Efama, the European fund and asset manager association, has reacted to the European Commission’s delegated act on the pan-European personal pension product (PEPP) to express its dissatisfaction with the decision on the cost of advice.
The delegated act was announced on 18 December and specifies the requirements for information documents, costs and fees, and risk mitigation techniques for the PEPP.
Reiterating concerns previously expressed by asset management industry representatives, Efama today said there was “a real risk” that including the initial cost of advice in the 1% fee cap for the Basic PEPP would prevent potential providers from developing an economically viable business model for the PEPP, thereby jeopardising its take-up.
Delivering the type of advice required under the PEPP regulation entailed costs that would not be recouped if they were came under a 1% fee cap that also covered costs such as manufacturing and distributing the product, Efama said.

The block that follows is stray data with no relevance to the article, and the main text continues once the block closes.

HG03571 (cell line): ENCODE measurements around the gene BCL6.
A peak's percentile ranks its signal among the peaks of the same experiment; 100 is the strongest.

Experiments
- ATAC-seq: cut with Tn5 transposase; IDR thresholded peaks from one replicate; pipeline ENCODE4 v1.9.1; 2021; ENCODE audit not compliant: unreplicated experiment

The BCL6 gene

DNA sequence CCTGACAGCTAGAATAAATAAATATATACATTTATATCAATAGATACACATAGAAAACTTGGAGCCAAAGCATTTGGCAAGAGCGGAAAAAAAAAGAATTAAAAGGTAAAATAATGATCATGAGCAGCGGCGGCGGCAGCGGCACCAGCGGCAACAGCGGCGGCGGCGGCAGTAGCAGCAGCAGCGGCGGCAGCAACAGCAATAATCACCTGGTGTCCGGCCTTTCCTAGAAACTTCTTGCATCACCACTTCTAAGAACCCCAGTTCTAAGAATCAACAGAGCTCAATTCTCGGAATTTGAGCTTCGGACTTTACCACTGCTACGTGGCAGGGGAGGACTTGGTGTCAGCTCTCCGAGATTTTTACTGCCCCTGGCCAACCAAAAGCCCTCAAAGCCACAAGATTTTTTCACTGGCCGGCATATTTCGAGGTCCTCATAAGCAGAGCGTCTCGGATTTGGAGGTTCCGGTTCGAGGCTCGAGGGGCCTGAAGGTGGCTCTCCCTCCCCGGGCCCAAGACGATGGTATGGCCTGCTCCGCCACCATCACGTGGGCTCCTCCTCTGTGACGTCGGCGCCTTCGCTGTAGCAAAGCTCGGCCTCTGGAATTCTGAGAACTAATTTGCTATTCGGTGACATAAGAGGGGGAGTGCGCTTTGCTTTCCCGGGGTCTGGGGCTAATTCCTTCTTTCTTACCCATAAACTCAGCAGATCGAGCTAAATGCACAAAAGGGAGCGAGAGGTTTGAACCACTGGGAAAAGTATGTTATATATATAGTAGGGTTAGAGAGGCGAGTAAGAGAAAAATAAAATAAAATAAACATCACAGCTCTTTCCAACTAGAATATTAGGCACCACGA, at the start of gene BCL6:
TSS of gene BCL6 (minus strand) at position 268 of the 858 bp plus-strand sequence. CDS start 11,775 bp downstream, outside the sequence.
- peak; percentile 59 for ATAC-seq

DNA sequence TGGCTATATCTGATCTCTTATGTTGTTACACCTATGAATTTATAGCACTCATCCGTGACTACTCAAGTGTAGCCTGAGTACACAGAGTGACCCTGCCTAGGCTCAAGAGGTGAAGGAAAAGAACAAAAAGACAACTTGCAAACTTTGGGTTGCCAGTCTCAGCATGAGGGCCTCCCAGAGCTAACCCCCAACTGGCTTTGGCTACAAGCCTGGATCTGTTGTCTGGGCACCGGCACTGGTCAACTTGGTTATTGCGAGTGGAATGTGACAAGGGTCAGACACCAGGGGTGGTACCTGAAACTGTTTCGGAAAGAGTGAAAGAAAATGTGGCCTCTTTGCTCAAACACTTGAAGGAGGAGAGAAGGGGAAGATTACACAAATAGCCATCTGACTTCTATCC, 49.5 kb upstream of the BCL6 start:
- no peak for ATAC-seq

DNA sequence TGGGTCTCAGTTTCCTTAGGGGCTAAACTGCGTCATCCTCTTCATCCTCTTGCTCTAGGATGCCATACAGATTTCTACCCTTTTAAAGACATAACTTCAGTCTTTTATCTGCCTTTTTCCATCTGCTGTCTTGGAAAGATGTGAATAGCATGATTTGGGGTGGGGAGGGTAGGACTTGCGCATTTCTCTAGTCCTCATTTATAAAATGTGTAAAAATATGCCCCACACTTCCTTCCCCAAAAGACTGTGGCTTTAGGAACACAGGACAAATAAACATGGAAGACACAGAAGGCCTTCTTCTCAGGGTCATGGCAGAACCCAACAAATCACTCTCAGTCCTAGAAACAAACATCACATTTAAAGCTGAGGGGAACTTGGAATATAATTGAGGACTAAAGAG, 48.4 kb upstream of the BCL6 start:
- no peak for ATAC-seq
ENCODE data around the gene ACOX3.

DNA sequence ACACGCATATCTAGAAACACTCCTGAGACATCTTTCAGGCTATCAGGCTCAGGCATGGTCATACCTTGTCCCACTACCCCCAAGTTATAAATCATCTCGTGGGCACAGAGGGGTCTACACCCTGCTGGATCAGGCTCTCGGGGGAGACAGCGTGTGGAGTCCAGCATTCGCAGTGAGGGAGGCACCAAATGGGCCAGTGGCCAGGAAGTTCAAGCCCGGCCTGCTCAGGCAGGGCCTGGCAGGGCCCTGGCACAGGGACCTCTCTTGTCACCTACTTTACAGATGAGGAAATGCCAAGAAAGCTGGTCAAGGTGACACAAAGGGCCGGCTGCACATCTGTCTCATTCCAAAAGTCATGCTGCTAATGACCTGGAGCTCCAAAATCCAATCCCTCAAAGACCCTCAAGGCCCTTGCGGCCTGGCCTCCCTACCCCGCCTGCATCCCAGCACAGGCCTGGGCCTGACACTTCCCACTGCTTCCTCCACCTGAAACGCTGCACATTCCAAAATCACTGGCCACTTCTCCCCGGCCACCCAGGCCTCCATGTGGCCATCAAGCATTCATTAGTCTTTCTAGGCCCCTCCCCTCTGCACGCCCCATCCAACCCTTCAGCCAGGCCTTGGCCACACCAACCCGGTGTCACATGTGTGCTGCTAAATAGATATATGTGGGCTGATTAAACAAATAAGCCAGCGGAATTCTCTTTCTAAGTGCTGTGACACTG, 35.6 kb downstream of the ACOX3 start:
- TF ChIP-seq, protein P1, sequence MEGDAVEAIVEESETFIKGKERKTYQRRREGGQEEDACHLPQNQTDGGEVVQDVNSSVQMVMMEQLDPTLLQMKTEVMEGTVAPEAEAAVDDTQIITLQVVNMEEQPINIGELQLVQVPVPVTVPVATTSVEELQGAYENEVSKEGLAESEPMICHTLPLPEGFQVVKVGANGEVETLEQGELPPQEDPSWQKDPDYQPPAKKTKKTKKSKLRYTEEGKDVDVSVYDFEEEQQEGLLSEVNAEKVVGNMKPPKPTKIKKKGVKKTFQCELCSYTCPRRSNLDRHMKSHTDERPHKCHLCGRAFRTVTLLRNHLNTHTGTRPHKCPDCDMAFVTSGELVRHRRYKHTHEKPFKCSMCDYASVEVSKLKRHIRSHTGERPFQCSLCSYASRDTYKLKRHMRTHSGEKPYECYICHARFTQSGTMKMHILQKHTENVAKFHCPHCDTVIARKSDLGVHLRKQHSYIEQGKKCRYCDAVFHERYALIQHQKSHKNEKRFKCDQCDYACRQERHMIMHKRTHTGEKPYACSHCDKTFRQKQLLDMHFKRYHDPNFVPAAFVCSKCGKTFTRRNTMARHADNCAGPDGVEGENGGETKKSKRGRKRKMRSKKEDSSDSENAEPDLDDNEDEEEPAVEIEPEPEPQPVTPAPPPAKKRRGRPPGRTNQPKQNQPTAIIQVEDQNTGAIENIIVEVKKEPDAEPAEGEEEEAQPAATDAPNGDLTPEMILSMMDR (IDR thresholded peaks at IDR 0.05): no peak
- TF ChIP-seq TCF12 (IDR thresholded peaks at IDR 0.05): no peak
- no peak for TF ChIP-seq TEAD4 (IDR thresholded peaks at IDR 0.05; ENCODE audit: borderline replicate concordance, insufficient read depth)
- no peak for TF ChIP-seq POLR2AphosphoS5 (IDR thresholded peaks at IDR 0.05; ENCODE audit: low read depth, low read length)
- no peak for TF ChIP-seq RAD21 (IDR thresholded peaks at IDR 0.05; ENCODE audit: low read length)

In its opinion, the PEPP regulation allows the exclusion of the one-off initial advice from the fee cap so there is an alternative to the approach taken in the delegated act. It said that a benefit of postponing the potential inclusion of advice in the fee cap was that this would ”allow time for the nascent technology-enabled advice market to develop low-cost, high-quality, personalised advice offerings suitable for the PEPP”.
Tanguy van de Werve, director general of Efama, said: “If the PEPP remains a fine idea without a future, the real losers will be the citizens of Europe, in particular those with inadequate future retirement incomes, who will not be able to reap the initially intended benefits of the PEPP in terms of product choice, quality of advice and value for money.
“It is now for the Council and the European Parliament to decide whether such a policy outcome is desirable and in line with the objective of the Regulation.”